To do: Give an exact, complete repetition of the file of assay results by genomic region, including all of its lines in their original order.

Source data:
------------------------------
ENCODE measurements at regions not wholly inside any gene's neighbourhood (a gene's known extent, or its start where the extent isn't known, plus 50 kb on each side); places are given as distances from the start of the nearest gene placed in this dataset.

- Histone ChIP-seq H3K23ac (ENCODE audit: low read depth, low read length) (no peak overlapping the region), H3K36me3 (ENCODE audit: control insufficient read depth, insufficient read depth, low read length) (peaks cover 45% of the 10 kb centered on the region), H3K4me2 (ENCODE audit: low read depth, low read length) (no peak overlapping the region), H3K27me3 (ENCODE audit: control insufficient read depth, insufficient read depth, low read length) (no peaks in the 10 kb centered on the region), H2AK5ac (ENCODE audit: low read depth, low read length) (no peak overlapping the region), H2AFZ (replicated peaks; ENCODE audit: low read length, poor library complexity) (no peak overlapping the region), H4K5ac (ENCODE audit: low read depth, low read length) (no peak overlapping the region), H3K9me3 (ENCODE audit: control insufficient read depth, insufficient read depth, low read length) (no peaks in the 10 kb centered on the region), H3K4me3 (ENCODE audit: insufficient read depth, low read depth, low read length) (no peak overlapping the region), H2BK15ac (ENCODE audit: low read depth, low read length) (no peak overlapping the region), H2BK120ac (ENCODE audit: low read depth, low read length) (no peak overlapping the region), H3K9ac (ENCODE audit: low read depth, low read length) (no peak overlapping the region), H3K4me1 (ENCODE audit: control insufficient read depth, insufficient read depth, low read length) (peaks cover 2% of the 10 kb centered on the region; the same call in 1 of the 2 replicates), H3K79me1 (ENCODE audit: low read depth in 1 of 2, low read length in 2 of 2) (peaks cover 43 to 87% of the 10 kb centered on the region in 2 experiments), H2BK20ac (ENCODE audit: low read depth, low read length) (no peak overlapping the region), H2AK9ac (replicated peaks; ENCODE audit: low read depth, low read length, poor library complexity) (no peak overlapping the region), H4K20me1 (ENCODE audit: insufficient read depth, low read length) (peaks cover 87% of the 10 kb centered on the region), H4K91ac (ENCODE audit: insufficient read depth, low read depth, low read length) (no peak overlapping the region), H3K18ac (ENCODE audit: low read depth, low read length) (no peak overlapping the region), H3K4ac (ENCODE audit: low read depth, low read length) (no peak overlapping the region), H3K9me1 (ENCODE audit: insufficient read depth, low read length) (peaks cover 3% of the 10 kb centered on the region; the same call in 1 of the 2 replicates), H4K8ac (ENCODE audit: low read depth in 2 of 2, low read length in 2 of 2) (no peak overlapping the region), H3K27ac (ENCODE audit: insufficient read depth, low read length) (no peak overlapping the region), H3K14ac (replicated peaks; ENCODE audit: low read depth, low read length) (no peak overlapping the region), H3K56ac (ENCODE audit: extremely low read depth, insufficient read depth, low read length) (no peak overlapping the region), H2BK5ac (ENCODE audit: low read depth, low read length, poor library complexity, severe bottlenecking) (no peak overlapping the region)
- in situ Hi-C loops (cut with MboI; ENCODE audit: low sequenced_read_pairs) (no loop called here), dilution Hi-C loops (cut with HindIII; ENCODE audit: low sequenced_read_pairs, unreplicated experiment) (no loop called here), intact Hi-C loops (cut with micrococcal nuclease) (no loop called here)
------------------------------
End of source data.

ENCODE measurements at regions not wholly inside any gene's neighbourhood (a gene's known extent, or its start where the extent isn't known, plus 50 kb on each side); places are given as distances from the start of the nearest gene placed in this dataset.

- Histone ChIP-seq H3K23ac (ENCODE audit: low read depth, low read length) (no peak overlapping the region), H3K36me3 (ENCODE audit: control insufficient read depth, insufficient read depth, low read length) (peaks cover 45% of the 10 kb centered on the region), H3K4me2 (ENCODE audit: low read depth, low read length) (no peak overlapping the region), H3K27me3 (ENCODE audit: control insufficient read depth, insufficient read depth, low read length) (no peaks in the 10 kb centered on the region), H2AK5ac (ENCODE audit: low read depth, low read length) (no peak overlapping the region), H2AFZ (replicated peaks; ENCODE audit: low read length, poor library complexity) (no peak overlapping the region), H4K5ac (ENCODE audit: low read depth, low read length) (no peak overlapping the region), H3K9me3 (ENCODE audit: control insufficient read depth, insufficient read depth, low read length) (no peaks in the 10 kb centered on the region), H3K4me3 (ENCODE audit: insufficient read depth, low read depth, low read length) (no peak overlapping the region), H2BK15ac (ENCODE audit: low read depth, low read length) (no peak overlapping the region), H2BK120ac (ENCODE audit: low read depth, low read length) (no peak overlapping the region), H3K9ac (ENCODE audit: low read depth, low read length) (no peak overlapping the region), H3K4me1 (ENCODE audit: control insufficient read depth, insufficient read depth, low read length) (peaks cover 2% of the 10 kb centered on the region; the same call in 1 of the 2 replicates), H3K79me1 (ENCODE audit: low read depth in 1 of 2, low read length in 2 of 2) (peaks cover 43 to 87% of the 10 kb centered on the region in 2 experiments), H2BK20ac (ENCODE audit: low read depth, low read length) (no peak overlapping the region), H2AK9ac (replicated peaks; ENCODE audit: low read depth, low read length, poor library complexity) (no peak overlapping the region), H4K20me1 (ENCODE audit: insufficient read depth, low read length) (peaks cover 87% of the 10 kb centered on the region), H4K91ac (ENCODE audit: insufficient read depth, low read depth, low read length) (no peak overlapping the region), H3K18ac (ENCODE audit: low read depth, low read length) (no peak overlapping the region), H3K4ac (ENCODE audit: low read depth, low read length) (no peak overlapping the region), H3K9me1 (ENCODE audit: insufficient read depth, low read length) (peaks cover 3% of the 10 kb centered on the region; the same call in 1 of the 2 replicates), H4K8ac (ENCODE audit: low read depth in 2 of 2, low read length in 2 of 2) (no peak overlapping the region), H3K27ac (ENCODE audit: insufficient read depth, low read length) (no peak overlapping the region), H3K14ac (replicated peaks; ENCODE audit: low read depth, low read length) (no peak overlapping the region), H3K56ac (ENCODE audit: extremely low read depth, insufficient read depth, low read length) (no peak overlapping the region), H2BK5ac (ENCODE audit: low read depth, low read length, poor library complexity, severe bottlenecking) (no peak overlapping the region)
- in situ Hi-C loops (cut with MboI; ENCODE audit: low sequenced_read_pairs) (no loop called here), dilution Hi-C loops (cut with HindIII; ENCODE audit: low sequenced_read_pairs, unreplicated experiment) (no loop called here), intact Hi-C loops (cut with micrococcal nuclease) (no loop called here)